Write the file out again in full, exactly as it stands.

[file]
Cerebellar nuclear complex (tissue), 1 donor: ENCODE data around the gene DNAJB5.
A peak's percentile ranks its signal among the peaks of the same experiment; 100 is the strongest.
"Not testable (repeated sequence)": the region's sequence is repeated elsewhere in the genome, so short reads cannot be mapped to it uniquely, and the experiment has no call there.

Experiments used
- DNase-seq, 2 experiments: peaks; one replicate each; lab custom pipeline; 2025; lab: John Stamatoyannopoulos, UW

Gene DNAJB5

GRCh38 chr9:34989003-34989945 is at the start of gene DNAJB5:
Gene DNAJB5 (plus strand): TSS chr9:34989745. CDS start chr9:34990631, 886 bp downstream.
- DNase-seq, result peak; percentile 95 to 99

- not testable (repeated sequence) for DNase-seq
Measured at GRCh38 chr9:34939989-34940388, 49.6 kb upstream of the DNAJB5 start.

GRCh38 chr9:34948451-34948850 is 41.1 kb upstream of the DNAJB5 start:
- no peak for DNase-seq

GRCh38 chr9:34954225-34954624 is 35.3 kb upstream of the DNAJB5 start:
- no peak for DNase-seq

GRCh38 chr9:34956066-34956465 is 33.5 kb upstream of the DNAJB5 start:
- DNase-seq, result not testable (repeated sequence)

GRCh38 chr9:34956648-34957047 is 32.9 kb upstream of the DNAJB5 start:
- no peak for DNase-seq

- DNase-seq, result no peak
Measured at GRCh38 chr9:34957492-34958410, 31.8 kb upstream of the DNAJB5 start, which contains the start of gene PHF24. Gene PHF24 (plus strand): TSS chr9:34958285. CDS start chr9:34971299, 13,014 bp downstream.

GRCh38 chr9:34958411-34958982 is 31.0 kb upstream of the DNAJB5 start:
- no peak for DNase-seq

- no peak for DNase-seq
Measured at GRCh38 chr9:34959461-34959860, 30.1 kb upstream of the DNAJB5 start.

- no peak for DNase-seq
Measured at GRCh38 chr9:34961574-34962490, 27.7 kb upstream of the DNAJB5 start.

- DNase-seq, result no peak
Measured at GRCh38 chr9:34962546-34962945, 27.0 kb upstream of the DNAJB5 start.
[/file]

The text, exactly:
Cerebellar nuclear complex (tissue), 1 donor: ENCODE data around the gene DNAJB5.
A peak's percentile ranks its signal among the peaks of the same experiment; 100 is the strongest.
"Not testable (repeated sequence)": the region's sequence is repeated elsewhere in the genome, so short reads cannot be mapped to it uniquely, and the experiment has no call there.

Experiments used
- DNase-seq, 2 experiments: peaks; one replicate each; lab custom pipeline; 2025; lab: John Stamatoyannopoulos, UW

Gene DNAJB5

GRCh38 chr9:34989003-34989945 is at the start of gene DNAJB5:
Gene DNAJB5 (plus strand): TSS chr9:34989745. CDS start chr9:34990631, 886 bp downstream.
- DNase-seq, result peak; percentile 95 to 99

- not testable (repeated sequence) for DNase-seq
Measured at GRCh38 chr9:34939989-34940388, 49.6 kb upstream of the DNAJB5 start.

GRCh38 chr9:34948451-34948850 is 41.1 kb upstream of the DNAJB5 start:
- no peak for DNase-seq

GRCh38 chr9:34954225-34954624 is 35.3 kb upstream of the DNAJB5 start:
- no peak for DNase-seq

GRCh38 chr9:34956066-34956465 is 33.5 kb upstream of the DNAJB5 start:
- DNase-seq, result not testable (repeated sequence)

GRCh38 chr9:34956648-34957047 is 32.9 kb upstream of the DNAJB5 start:
- no peak for DNase-seq

- DNase-seq, result no peak
Measured at GRCh38 chr9:34957492-34958410, 31.8 kb upstream of the DNAJB5 start, which contains the start of gene PHF24. Gene PHF24 (plus strand): TSS chr9:34958285. CDS start chr9:34971299, 13,014 bp downstream.

GRCh38 chr9:34958411-34958982 is 31.0 kb upstream of the DNAJB5 start:
- no peak for DNase-seq

- no peak for DNase-seq
Measured at GRCh38 chr9:34959461-34959860, 30.1 kb upstream of the DNAJB5 start.

- no peak for DNase-seq
Measured at GRCh38 chr9:34961574-34962490, 27.7 kb upstream of the DNAJB5 start.

- DNase-seq, result no peak
Measured at GRCh38 chr9:34962546-34962945, 27.0 kb upstream of the DNAJB5 start.